By: Jordyn Gum // November 24th, 2015 // Stories
Delmarva Christian High School senior Erin Cooney, a Trappe, Maryland resident, did not know much about Delaware politics until she was nominated to represent DCHS at the American Legion Auxiliary’s Delaware Girls State in June 2015.
Girls State, a week-long government education program for high school juniors, provides an opportunity for students to learn, first-hand, how state and local government works. Delegates from Delaware high schools are selected by American Legion Auxiliary Units, who work closely with local high school educators to evaluate potential leadership qualities in area high school students.
After selection, the delegates spend an “intensive week of study, working together as self-governing citizens at Auxiliary-sponsored Girls State program,” according to the American Legion Auxiliary’s Girls State website.
Delaware Girls State is held in Dover each summer.
“Before coming to Girls State, we were told to draft a bill, and I wasn’t sure what to write about,” said Cooney. “Then, one day in our Life Calling class, Yolanda [Schlabach] gave her testimony about changing Delaware laws regarding human trafficking, and I knew I wanted to work on that.”
Yolanda Schlabach, executive director at Zoë Ministries in Greenwood, Delaware, partnered with the Polaris Project, a national human-trafficking prevention organization, and Delaware lawmakers in what would eventually become Senate Bill #197, an act that heightens criminal penalties of those charged with human trafficking violations in Delaware, establishes new protections for victims, and promotes public awareness of the issue.
Cooney worked with Mariah Lee, a student at Sussex Tech, to write a bill that would further the impact of Senate Bill #197.
“As it is now, when an individual who has been charged for human trafficking violations goes to jail, their money is seized and given back to them when they’re released,” said Cooney. “The bill that we wrote would mean that money seized would go back into the victims’ rehabilitation.”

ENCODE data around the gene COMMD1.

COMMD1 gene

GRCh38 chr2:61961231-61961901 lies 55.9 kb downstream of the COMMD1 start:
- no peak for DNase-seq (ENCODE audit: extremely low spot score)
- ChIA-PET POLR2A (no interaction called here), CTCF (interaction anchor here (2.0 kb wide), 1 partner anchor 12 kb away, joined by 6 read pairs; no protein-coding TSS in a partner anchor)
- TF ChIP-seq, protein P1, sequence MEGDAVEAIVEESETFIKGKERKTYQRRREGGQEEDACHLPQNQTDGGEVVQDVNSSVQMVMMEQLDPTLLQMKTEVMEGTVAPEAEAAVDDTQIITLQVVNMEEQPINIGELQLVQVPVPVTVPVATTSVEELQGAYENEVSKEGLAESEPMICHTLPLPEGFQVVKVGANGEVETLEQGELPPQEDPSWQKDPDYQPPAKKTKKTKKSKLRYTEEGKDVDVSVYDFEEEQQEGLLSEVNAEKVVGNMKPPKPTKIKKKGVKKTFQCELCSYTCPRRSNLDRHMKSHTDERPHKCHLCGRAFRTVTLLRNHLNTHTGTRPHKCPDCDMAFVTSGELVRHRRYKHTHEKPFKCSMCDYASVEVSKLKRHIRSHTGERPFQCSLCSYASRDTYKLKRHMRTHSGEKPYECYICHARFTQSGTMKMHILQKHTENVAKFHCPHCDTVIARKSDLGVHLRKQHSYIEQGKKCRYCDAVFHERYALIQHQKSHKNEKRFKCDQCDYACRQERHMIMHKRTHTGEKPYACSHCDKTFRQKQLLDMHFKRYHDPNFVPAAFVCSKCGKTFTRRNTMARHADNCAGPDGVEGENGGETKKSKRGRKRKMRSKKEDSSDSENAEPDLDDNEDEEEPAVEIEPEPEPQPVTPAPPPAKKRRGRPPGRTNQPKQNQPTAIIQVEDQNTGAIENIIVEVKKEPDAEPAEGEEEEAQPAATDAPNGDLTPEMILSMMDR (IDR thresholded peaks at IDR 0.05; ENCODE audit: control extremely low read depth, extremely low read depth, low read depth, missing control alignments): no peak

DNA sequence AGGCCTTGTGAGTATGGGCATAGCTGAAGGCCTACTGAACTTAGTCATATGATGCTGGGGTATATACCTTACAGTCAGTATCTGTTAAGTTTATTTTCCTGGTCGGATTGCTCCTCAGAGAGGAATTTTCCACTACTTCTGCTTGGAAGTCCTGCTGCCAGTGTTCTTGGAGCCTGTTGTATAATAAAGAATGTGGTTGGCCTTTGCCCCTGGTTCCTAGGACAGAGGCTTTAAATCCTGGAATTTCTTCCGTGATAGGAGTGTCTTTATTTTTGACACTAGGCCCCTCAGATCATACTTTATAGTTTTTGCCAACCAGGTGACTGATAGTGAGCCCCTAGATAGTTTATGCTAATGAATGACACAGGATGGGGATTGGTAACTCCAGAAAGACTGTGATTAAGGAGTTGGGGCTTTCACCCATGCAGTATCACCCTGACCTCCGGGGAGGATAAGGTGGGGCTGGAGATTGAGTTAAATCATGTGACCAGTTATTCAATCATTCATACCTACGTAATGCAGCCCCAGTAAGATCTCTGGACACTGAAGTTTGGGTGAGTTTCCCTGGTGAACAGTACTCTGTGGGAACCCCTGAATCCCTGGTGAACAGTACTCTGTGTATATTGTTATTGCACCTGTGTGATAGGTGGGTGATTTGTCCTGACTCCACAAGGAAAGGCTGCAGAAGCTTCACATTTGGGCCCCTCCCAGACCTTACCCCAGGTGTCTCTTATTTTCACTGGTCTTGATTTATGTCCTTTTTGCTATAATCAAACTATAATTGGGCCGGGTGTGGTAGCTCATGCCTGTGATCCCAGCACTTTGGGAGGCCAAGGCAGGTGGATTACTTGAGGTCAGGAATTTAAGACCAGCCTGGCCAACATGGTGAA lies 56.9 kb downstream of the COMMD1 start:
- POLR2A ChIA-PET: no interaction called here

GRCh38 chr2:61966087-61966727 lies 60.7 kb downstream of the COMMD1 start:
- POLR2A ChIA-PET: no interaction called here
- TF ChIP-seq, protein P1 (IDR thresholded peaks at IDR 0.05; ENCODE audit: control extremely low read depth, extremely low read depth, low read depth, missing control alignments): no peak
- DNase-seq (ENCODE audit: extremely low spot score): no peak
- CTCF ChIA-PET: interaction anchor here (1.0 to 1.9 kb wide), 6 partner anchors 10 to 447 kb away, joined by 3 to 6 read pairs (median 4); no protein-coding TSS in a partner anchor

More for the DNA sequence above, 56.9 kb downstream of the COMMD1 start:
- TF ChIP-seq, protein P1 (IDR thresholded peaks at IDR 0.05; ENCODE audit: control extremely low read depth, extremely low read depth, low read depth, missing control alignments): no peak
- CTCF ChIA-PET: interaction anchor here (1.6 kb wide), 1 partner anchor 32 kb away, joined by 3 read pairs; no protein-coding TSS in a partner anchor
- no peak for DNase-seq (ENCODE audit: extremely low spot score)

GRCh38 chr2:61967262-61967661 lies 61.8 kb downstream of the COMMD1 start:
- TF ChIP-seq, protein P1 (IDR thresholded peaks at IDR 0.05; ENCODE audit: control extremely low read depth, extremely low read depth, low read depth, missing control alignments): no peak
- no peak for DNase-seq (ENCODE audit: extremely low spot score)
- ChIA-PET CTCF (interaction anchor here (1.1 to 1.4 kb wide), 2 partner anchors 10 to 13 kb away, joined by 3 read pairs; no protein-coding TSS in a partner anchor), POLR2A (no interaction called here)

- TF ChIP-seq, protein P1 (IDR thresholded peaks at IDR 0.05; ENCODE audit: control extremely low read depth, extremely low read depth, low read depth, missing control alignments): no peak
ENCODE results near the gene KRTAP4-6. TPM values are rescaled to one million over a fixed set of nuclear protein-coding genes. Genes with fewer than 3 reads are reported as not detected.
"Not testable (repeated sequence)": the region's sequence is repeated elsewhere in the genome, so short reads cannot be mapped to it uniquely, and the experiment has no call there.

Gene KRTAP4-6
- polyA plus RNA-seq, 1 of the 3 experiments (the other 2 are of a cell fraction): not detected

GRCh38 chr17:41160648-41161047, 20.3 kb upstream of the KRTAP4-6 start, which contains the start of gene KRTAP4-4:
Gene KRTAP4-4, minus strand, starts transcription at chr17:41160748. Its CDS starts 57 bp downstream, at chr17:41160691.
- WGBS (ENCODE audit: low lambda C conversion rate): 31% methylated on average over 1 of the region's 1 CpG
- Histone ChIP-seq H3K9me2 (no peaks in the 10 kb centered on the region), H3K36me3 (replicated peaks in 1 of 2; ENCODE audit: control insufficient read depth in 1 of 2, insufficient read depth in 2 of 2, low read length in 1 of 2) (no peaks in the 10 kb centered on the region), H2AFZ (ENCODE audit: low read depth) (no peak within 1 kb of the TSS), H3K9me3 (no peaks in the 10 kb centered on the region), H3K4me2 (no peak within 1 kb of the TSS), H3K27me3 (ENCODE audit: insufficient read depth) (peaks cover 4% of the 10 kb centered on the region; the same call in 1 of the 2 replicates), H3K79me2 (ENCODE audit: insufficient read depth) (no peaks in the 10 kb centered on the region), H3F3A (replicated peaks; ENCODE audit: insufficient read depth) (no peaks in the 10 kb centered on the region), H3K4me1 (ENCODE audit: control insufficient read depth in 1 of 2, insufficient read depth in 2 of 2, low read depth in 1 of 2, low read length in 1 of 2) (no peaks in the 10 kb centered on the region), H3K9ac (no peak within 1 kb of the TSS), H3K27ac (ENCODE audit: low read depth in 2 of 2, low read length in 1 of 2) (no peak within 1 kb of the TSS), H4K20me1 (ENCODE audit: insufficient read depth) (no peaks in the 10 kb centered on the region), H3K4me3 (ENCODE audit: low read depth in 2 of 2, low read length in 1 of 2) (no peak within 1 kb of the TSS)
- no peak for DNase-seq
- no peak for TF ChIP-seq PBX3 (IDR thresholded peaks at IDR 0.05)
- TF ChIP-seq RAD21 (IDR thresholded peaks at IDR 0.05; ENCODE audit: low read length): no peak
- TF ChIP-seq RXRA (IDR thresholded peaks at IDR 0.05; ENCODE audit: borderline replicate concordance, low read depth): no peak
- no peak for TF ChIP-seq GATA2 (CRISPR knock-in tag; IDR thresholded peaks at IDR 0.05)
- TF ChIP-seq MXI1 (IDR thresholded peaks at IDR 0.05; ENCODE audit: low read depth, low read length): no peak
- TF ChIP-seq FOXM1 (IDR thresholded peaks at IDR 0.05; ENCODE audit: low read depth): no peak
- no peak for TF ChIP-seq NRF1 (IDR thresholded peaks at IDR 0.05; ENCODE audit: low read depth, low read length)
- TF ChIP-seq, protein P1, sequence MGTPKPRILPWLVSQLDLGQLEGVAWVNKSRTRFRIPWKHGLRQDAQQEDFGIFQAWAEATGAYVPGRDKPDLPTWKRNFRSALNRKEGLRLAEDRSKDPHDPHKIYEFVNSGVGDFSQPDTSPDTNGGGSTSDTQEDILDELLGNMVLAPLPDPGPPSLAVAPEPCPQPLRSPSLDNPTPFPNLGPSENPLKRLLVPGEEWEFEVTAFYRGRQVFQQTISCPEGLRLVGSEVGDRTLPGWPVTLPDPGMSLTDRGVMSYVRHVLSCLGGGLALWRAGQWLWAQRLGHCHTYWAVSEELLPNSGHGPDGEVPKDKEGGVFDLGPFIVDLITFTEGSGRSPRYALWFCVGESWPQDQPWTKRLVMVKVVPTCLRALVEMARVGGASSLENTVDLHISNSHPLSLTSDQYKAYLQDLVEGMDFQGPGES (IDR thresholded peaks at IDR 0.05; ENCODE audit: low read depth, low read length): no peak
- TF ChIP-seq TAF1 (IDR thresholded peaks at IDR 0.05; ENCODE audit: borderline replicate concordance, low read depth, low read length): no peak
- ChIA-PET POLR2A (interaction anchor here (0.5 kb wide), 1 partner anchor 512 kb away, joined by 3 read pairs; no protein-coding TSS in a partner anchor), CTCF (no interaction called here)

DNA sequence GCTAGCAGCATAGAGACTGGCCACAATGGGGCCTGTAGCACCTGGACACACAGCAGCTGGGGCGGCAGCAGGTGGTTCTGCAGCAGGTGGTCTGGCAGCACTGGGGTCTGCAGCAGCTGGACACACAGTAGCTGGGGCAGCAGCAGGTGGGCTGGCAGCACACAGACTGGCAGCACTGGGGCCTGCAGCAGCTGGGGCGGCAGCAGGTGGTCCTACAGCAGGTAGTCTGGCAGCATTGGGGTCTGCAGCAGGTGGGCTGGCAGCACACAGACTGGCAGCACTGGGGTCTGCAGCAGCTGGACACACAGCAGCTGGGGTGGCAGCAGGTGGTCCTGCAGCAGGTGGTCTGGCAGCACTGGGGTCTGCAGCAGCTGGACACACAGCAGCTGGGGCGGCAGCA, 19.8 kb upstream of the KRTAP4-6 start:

At Girls State, students form mock governments (at the city, county, and state level), elect officials, and create a Senate and House of Representatives. Delaware Girls State students present their bills to this mock Congress inside of Legislative Hall’s Senate and House Chambers.
Cooney was confident that the bill that they had drafted would pass without question; but, when Cooney and Lee presented their bill, they faced more opposition than Cooney had anticipated.
“A lot of the students didn’t understand the issue or its relevancy in Delaware, so we had to field a lot of tough questions,” said Cooney.
Ultimately, Cooney and Lee’s bill passed in the Senate but failed to pass in the House.
“I thought the biggest victory would be getting the bill passed,” said Cooney. “So, when it didn’t pass, I was really upset.”
Cooney was equally upset at the lack of awareness among these Delaware high school students.
“Some of these students will become political leaders in Delaware, and I wondered how they could get educated on this issue,” said Cooney.
Later that morning, Cooney came up with a plan. A last-minute speaker cancellation made for some unexpected free time in the day’s schedule, prompting Cooney to make an appeal to the Girls State staff.
“After realizing there was an opening in the afternoon, I talked to Yolanda and the Girls State leaders, and they agreed to let Yolanda speak to the students,” said Cooney.
At 3:00 that same afternoon, Schlabach came and explained to all of the Girls State delegates the impact of human trafficking in Delaware and what she and Zoë Ministries is doing to help combat this issue. The Girls State staff was so impressed with Schlabach’s presentation that they asked her to speak at Delaware Boys State—and at both Delaware Girls State and Boys State in 2016.
“I was excited that all of the students could learn more about human trafficking and take the information back to their schools,” said Cooney. “After Yolanda was done speaking, I saw a lot of students talking to her to see what they could do in their schools to help make a difference.”
In all, it was a humbling experience for Cooney, but a lesson she was eager to learn.
“Through my failure, schools have been impacted—a greater impact than what the bill could’ve done,” said Cooney. “I’ve realized that though my plans aren’t always that great—God can do more than I could ever imagine.”